Balsamic vinegar: the words alone conjure up a mystical elixir that can cure all ailments. The ultimate condiment. Italians speak of it in hushed tones, as of it were more precious than gold (and it probably costs as much). So what is it, actually? And is there a kosher version available?
The word balsamico (from Latin balsamum) means ‘balsam-like’ in the sense of ‘restorative’ or ‘curative’. The traditional balsamic vinegar, Aceto Balsamico Tradizionale has been produced in Italy since the Middle Ages. Appreciated by the House of Este during the Renaissance, it is highly valued by modern chefs and gourmet food lovers. Only two consortia produce true traditional balsamic vinegar: Modena and neighbouring Reggio Emilia.
True balsamic vinegar is made from a reduction of pressed Trebbiano and Lambrusco grapes. The resulting thick syrup, called mosto cotto, is subsequently aged for a minimum of 12 years in a battery of seven barrels of successively smaller sizes. The casks are made of different woods like chestnut, acacia, cherry, oak, mulberry, ash and juniper, intensifying the wine’s flavour over the years, making it sweet, viscous and very concentrated. During this period, a considerable portion of the wine evaporates: it is said to be the “angels’ share”, a term also used in the production of bourbon whiskey, scotch whisky, wine, and other alcoholic beverages.
None of the product may be withdrawn until the end of the minimum ageing period of 12 years. At the end of this ageing period (12, 18, or 25 years) a small portion is drawn from the smallest cask and each cask is then topped up with the contents of the preceding (next larger) cask. Freshly reduced cooked ‘mosto cotto’ is added to the largest cask and in every subsequent year the drawing and topping up process is repeated.
True balsamic vinegar is rich, glossy, deep brown in colour and has a complex flavour that balances the natural sweet and sour elements of the cooked grape juice with hints of wood from the casks. it is also very expensive, small bottles easily fetching three-figure prices.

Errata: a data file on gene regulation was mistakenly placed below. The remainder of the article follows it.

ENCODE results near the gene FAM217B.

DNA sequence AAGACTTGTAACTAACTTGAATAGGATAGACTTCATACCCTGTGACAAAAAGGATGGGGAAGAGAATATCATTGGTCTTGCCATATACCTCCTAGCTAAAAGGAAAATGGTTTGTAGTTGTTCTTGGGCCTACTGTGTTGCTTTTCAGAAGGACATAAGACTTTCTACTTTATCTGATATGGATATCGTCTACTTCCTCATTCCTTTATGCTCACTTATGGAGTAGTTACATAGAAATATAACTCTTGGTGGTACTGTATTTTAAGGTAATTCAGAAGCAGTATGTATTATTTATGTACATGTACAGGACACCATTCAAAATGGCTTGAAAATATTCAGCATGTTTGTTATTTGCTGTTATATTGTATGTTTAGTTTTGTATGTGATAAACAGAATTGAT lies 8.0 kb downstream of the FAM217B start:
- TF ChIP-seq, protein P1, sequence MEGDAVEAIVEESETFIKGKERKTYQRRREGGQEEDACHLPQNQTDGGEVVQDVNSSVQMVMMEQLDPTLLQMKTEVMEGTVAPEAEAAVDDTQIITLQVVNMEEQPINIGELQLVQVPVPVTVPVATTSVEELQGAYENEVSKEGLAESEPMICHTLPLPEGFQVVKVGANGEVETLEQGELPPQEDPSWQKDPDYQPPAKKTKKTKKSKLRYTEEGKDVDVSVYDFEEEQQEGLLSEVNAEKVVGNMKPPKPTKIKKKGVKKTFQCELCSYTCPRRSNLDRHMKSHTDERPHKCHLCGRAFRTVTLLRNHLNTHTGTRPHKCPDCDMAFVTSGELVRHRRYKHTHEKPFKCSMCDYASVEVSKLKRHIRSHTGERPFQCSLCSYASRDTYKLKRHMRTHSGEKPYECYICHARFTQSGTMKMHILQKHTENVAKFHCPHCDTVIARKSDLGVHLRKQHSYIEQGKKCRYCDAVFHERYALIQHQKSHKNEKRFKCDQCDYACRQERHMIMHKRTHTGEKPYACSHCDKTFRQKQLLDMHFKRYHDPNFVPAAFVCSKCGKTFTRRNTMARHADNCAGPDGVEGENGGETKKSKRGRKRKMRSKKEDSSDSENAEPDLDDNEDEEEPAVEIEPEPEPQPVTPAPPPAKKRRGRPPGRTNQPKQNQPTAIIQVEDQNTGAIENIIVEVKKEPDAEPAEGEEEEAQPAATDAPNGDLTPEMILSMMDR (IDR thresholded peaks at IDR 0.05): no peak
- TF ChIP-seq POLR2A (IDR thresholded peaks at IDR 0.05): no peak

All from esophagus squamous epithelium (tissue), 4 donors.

In Emilia-Romagna, Tradizionale balsamic vinegar is most often served in small drops over chunks of Parmigiano Reggiano and mortadella, as an antipasto. It is also used sparingly to enhance steaks, eggs or grilled fish, as well as on fresh fruit such as strawberries and pears as well as on plain ‘crema’ (custard) gelato. It may also be drunk from a tiny glass to conclude a meal.
In order to popularise the product, an inexpensive version was created and is today widely available and commonly found in shops and on restaurant tables. In order for it to be called Aceto Balsamico di Modena, (Balsamic Vinegar of Modena) and bear a Protected Geographical Status label it needs to be aged for at least 2 months, but not necessarily in wooden casks. Some older invecchiato versions (3 years) can also be found and are a step in the right direction but nowhere near as precious as the Tradizionale. Some even cheaper kinds bearing neither the Tradizionale/DOC (the expensive one) or Aceto Balsamico di Modena (the cheaper but still fairly authentic version) labels are just masquerading as either of the above and will have been coloured and flavoured with caramel – although they’re fine for salad dressings and glazes, they won’t have any of the authentic intensity of flavour.
So far, there are no kosher versions of Tradizionale but a couple of decent versions of Balsamic Vinegar of Modena do exist. We wait and live in hope for a taste of Tradizionale one day soon. But start saving…